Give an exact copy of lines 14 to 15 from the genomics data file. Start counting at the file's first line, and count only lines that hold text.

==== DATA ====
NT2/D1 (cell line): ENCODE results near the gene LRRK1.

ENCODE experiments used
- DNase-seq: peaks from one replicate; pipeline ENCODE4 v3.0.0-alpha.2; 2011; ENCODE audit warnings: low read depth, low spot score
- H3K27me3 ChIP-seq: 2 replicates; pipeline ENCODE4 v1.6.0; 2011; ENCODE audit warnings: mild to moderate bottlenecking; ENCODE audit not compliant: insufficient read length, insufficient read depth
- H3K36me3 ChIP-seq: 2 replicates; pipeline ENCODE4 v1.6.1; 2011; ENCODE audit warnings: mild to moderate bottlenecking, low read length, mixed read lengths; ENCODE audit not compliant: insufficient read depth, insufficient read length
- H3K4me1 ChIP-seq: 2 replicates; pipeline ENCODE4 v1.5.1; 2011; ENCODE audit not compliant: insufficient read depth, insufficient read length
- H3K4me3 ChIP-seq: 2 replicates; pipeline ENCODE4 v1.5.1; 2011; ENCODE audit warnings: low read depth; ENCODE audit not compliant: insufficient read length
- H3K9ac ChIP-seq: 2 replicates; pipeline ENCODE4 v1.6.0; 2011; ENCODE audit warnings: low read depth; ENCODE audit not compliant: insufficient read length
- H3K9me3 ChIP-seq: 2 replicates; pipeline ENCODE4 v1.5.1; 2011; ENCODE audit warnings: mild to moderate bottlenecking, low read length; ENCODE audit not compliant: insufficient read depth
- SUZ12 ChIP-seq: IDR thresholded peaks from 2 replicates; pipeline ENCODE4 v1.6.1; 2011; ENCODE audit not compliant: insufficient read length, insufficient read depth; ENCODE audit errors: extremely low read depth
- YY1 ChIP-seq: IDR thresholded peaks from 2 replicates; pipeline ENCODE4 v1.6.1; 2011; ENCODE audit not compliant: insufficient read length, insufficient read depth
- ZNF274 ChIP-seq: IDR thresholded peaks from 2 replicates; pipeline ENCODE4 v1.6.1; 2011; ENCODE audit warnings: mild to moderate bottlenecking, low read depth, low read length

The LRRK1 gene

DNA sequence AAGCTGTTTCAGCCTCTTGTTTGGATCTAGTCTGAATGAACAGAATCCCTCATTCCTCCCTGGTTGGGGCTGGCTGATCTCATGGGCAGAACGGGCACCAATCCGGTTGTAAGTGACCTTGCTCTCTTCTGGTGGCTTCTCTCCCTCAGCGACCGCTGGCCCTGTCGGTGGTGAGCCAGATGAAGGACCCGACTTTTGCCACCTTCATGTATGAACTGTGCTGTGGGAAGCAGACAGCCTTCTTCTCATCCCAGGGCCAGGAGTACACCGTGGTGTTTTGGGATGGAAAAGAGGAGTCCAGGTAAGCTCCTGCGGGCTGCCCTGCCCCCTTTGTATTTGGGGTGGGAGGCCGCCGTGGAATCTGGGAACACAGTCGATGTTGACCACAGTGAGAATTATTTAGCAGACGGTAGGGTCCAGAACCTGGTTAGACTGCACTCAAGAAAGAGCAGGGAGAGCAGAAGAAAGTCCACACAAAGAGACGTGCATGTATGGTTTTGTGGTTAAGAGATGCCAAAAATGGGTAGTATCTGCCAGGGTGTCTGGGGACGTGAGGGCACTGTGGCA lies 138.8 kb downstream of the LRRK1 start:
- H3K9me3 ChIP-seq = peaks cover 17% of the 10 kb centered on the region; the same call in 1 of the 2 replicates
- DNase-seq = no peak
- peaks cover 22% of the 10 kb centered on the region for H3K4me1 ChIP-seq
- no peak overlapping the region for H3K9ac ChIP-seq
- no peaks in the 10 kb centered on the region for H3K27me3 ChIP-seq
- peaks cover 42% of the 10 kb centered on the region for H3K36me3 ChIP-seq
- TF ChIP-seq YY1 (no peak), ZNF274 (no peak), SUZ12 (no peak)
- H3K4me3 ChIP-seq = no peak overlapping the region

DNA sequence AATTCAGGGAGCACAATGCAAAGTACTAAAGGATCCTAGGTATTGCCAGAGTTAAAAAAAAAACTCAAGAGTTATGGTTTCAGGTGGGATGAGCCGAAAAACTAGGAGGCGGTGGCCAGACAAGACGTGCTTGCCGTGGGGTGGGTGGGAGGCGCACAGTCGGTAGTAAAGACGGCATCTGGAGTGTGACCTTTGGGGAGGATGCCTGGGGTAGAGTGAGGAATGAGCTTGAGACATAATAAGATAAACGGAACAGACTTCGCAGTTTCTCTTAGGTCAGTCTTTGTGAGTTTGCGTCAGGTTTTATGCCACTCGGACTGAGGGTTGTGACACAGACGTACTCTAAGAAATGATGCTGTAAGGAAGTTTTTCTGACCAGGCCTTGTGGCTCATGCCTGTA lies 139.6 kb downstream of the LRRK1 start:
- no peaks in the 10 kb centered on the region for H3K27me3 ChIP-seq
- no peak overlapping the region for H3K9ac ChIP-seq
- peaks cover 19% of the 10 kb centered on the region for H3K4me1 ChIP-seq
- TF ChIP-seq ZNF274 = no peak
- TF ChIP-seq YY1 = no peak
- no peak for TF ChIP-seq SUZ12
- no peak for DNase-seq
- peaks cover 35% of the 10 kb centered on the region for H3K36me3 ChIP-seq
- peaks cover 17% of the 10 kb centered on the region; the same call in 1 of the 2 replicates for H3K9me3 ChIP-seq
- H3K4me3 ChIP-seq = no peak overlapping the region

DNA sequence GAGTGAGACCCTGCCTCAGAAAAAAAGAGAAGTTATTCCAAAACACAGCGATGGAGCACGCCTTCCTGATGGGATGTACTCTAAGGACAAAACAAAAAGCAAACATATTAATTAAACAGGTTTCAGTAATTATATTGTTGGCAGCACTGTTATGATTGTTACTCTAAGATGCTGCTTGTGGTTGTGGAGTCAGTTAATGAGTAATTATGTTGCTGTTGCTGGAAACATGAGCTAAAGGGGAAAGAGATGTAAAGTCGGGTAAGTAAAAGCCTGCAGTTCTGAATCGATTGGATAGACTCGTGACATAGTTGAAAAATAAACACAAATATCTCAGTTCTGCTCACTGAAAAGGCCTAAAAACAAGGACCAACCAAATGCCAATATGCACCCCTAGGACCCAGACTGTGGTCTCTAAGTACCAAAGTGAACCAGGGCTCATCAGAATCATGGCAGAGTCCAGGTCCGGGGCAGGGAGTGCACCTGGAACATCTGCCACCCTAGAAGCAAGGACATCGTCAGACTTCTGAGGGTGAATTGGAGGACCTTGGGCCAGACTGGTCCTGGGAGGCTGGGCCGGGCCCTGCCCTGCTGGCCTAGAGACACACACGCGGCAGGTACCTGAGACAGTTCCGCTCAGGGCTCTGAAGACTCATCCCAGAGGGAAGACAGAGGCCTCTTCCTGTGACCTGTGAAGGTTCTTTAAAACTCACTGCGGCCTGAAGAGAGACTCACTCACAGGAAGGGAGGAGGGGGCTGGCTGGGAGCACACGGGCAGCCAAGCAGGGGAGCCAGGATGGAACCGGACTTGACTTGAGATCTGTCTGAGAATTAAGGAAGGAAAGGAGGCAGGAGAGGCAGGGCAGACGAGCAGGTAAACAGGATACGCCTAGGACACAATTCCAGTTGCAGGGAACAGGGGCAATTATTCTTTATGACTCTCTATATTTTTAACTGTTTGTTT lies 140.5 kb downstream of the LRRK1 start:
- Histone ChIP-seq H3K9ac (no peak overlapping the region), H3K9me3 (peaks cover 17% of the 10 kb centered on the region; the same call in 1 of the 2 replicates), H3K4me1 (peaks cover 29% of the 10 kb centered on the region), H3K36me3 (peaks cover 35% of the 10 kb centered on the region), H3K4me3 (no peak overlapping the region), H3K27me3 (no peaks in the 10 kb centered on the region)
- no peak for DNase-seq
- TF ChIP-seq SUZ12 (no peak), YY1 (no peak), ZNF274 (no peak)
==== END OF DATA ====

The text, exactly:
DNA sequence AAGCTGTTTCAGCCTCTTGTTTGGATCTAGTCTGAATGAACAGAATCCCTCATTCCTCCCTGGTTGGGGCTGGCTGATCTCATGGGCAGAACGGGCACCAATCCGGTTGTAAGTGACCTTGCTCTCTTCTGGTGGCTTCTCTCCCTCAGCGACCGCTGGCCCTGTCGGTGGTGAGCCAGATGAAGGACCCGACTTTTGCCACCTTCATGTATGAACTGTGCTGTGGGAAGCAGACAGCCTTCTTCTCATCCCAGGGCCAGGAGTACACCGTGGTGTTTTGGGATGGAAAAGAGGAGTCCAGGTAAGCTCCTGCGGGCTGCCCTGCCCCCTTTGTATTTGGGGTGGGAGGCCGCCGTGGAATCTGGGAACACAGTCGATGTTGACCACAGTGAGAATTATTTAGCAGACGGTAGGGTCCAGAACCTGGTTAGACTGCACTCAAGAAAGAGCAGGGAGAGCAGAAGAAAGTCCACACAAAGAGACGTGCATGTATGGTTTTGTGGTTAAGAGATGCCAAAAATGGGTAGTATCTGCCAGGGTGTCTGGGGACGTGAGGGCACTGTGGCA lies 138.8 kb downstream of the LRRK1 start:
- H3K9me3 ChIP-seq = peaks cover 17% of the 10 kb centered on the region; the same call in 1 of the 2 replicates